To ensure successful transitions of patients from nursing homes to supportive community settings, nursing home transition programs (both federal and state funded) are increasingly including home modifications as part of the transitional care plan. In our surveys and interactions with Aging Network agencies, many indicated providing home modifications for clients transitioning from skilled nursing facilities to home. This provision is critical since, often, a person might get discharged from a nursing home and have recommendations for modifications to the home to ensure their independence. Aging Network agencies can help ensure that a person’s recovery process follows them home.
The federal National Family Caregiver Support Program as well as state and other funded caregiver support programs help to support home and community-based care delivery and can often include home modifications. The supportiveness of the home can affect caregiver capacity to provide assistance. Physical demands of caregiving can endanger caregivers’ health and strength. A supportive home can reduce caregiver burden and help to preserve their strength. The Aging Network has important roles to play to ensure the home environments in which caregiving takes place are supportive.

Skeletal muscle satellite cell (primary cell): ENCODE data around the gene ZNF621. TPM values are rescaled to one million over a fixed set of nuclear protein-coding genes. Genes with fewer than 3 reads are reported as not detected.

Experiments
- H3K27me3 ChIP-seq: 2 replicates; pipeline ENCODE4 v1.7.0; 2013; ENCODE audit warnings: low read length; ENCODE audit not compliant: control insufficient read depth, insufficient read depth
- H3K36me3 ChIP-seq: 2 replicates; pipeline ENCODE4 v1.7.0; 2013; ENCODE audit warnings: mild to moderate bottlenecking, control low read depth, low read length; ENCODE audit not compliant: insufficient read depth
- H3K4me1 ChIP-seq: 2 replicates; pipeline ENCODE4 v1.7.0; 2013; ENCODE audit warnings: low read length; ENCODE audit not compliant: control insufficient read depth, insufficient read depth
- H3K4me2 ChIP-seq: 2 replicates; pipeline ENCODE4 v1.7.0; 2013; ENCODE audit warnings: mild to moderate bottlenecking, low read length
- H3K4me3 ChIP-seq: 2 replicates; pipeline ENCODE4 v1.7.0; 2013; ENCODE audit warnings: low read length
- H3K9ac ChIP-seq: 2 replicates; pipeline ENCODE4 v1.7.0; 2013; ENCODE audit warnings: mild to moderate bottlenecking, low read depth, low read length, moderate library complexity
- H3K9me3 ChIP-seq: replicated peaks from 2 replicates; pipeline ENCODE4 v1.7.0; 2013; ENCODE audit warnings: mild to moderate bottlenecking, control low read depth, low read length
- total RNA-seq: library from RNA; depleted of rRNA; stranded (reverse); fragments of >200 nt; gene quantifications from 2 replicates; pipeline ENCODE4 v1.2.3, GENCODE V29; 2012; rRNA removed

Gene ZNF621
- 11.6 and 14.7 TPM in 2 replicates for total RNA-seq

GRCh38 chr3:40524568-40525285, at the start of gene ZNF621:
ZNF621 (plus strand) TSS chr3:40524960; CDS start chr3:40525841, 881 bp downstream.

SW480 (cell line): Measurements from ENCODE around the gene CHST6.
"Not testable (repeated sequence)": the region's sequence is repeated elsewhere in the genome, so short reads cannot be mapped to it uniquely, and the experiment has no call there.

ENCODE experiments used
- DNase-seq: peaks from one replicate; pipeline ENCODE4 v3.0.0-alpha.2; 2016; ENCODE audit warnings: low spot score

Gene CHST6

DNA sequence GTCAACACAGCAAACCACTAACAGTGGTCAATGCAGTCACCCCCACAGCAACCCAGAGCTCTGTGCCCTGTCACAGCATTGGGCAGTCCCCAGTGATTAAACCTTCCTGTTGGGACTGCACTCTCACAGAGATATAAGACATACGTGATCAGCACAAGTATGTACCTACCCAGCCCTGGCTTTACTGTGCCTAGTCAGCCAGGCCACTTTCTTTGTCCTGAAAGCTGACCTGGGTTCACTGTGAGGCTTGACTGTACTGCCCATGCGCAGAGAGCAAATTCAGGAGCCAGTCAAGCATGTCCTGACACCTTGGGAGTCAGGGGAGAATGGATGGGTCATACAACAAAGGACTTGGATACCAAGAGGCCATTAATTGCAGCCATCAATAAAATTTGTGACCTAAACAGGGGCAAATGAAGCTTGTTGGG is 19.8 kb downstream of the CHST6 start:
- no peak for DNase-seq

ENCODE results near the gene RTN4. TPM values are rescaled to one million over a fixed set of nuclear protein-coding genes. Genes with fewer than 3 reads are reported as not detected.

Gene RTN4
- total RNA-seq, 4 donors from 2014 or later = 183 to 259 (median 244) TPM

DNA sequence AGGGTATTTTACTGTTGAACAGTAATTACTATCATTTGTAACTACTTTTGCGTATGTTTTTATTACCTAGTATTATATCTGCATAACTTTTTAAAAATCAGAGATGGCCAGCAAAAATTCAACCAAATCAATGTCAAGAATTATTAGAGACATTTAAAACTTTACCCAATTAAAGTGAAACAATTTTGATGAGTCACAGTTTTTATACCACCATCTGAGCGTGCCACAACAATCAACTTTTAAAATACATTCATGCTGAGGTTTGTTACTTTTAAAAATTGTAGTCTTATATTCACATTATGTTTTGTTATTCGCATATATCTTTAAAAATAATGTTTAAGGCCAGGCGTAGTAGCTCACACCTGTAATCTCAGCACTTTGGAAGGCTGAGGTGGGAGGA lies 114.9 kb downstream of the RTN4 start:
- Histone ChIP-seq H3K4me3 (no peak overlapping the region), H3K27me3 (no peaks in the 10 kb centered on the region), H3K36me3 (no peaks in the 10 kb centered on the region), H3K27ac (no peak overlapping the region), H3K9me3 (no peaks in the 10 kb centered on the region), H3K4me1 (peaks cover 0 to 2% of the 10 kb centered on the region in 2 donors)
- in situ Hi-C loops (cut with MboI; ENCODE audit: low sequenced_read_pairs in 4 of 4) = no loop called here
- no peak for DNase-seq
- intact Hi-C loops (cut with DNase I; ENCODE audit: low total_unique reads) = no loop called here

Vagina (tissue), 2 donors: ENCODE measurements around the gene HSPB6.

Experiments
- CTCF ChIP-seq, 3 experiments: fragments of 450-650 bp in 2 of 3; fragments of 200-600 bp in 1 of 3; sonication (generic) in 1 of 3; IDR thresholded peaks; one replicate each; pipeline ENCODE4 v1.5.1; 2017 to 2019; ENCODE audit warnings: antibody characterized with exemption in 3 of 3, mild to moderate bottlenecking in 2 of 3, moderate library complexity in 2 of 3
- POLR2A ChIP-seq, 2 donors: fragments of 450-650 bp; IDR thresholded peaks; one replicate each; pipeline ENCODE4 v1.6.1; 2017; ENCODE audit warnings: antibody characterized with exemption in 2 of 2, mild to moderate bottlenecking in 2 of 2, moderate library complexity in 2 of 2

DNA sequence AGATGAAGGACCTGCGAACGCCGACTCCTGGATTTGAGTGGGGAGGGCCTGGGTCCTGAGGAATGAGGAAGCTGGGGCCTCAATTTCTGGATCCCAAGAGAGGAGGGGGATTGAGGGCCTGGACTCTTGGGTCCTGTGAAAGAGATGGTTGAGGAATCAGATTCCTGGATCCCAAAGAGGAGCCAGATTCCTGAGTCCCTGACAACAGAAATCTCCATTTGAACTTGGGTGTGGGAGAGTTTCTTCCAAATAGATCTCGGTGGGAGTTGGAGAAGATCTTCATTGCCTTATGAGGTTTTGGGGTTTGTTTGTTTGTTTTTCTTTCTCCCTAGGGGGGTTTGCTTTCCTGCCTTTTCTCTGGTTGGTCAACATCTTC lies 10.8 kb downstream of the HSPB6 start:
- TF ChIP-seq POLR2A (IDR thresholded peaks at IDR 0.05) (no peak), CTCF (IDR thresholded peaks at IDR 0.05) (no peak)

This document is one in a series of documents that make up the publication below. Please use the following citation:
Overton, Julie, Nabors, Emily, and Pynoos, Jon. Building Blocks for the Aging Network: Enhancing Home Modification and Repairs for Older Adults and People with Disabilities. (2022). USC Leonard Davis School of Gerontology: Los Angeles, California.
Examples of data sources utilized for this document include, but are not limited to: 1) surveys conducted by the USC Leonard Davis School of Gerontology in partnership with Advancing States and USAging of State Units on Aging, Area Agencies on Aging, and Title VI grantees to ascertain efforts in home modification and repair; 2) reports: State Units on Aging Efforts in Home Modification, Area Agencies on Aging Efforts in Home Modification and Repair, and Home Modification and Repair Services and Needs in Indian Country: A Data Brief of the Title VI Native American Aging Programs Survey ; and 3) a comprehensive review and environmental scan of local and state home modification efforts of the Aging Network.
Programs often change. Please visit the web sites of the agencies identified for the most up to date information.
Please contact us if you have any updates to this document.
Fall Prevention Center of Excellence
Leonard Davis School of Gerontology
University of Southern California
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Los Angeles, CA 90089
This project was supported, in part, by grant number 90PPHM0001 from the U.S. Administration for Community Living, Department of Health and Human Services, Washington, D.C. 20201. Grantees undertaking projects with government sponsorship are encouraged to express freely their findings and conclusions. Points of view or opinions do not, therefore, necessarily represent official ACL policy.